Ask a dozen San Francisco natives where to eat in the city, and you’re likely to be told to visit the Swan Oyster Depot more than any other eatery in the city. The restaurant has been open for over 100 years and only has about 15 seats at its counter, but it’s full of charm, and the seafood sold there is as fresh as it gets.
I arrived about 20 minutes before it opened at 10:30 a.m. during a recent visit to the city, and the line was already about 40 people deep. About an hour and a half later I finally snagged a seat at the counter. The menu is hand-lettered on the wall opposite the counter, and diners have their choice of seafood cocktails and salads (atop iceberg lettuce); lobster, clams and oysters on the half shell; half-cracked crab; a “crab back” that’s essentially the innards, and is far more delicious than it looks); smoked trout, whitefish, or salmon; and Boston clam chowder that just about everyone agrees isn’t worth the stomach space.
I ordered a half-dozen Pacific oysters to start, which were shucked to order by one of the countermen, who all look right out of central casting. These guys are insanely knowledgeable and far friendlier than they have any right to be, and aren’t in a hurry to rush you out even though there’s a perpetual line to get in. I ordered an Anchor Steam, and got three small and salty Kumamoto and three different varieties of Miyagi oysters in varying sizes — the combination of location and quality made these among the tastiest oysters I’ve ever had.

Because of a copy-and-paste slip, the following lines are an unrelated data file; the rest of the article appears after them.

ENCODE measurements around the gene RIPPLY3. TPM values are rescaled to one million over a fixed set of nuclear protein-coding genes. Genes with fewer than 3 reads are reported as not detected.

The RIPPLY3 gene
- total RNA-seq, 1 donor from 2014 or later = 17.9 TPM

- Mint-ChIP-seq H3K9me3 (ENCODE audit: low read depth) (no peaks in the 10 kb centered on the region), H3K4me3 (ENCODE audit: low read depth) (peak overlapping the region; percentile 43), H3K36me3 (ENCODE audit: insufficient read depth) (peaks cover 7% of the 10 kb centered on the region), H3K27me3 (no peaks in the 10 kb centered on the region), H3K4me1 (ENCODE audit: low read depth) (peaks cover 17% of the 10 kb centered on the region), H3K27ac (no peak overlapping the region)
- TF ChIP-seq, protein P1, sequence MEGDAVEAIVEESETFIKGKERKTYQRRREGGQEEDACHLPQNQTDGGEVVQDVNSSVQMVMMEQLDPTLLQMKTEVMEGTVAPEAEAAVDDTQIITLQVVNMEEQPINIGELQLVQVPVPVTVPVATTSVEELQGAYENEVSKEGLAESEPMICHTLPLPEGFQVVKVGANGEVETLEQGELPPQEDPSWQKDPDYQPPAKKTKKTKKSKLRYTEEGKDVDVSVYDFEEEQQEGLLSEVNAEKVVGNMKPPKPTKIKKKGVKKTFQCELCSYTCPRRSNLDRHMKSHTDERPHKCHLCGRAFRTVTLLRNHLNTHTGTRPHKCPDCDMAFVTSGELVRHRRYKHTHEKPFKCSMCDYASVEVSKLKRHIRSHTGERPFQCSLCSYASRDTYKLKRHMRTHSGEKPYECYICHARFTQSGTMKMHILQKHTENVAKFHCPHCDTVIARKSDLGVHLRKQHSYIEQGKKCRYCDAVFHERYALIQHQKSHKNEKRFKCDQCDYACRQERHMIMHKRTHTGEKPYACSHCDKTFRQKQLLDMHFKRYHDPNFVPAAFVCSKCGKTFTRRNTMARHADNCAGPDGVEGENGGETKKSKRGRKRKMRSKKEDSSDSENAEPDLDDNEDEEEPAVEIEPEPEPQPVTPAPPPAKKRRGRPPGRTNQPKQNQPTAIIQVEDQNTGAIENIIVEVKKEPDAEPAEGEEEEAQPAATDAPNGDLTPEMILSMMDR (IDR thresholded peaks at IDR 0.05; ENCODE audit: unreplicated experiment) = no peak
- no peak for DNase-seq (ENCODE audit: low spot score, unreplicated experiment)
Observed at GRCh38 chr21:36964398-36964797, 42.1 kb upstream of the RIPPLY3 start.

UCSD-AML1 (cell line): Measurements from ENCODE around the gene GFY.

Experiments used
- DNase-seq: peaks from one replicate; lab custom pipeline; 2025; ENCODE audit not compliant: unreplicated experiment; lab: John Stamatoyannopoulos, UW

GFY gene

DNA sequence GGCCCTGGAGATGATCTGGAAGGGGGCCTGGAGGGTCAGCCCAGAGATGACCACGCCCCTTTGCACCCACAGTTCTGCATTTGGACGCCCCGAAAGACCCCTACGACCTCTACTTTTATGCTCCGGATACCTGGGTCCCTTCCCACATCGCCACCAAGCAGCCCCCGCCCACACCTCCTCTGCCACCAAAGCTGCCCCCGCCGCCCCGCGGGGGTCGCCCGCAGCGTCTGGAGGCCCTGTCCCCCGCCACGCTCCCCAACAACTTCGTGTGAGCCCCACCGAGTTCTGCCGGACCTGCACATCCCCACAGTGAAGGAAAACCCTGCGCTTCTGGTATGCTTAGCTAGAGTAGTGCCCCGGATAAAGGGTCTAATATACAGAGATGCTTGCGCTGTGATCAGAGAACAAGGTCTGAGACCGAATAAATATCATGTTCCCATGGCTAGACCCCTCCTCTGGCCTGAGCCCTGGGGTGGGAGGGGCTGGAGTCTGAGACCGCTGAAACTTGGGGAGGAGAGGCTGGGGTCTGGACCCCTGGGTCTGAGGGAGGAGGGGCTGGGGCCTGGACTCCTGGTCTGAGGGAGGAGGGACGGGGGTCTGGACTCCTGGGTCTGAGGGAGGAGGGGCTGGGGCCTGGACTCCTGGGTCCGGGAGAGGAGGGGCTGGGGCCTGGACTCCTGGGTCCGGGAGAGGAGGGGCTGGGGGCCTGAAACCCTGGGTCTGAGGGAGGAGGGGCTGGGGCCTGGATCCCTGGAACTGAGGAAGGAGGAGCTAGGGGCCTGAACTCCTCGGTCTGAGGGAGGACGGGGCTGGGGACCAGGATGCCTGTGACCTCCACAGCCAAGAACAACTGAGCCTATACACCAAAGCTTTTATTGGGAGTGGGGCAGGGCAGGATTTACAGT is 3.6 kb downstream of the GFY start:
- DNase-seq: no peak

I also ordered the mixed seafood cocktail, which came heaping with freshly picked Dungeness crab, tiny sweet shrimp, a big prawn, and a giant oyster. Even though the cocktail sauce doesn’t have much in the way of discernible flavor — it’s a little like thinned-down ketchup — something about it served as a perfect complement to the extremely fresh seafood, especially when mixed with a little horseradish and a squeeze of lemon, both of which are kept within arm’s reach (alongside mignonette and hot sauce). You don’t encounter too many foods that are an absolute joy to eat, but while working my way through this little cup of unadulterated seafood, I was having a grand old time.
There’s not too much I can say that hasn’t already been said about Swan: It’s a must-visit, the lines are long, the seafood is delicious and incredibly fresh, the countermen are legendary, it’s certainly not cheap, and it’s brimming with history. Yes, you can get seafood that’s just as good at a handful of other restaurants in town, but you go to Swan to claim your spot in the century-old continuum of diners who have sat on these ancient stools and ordered from a menu that hasn’t changed in decades. Dining here is like stepping into a storybook of San Francisco history, and it’s an experience that every visitor to the city should have.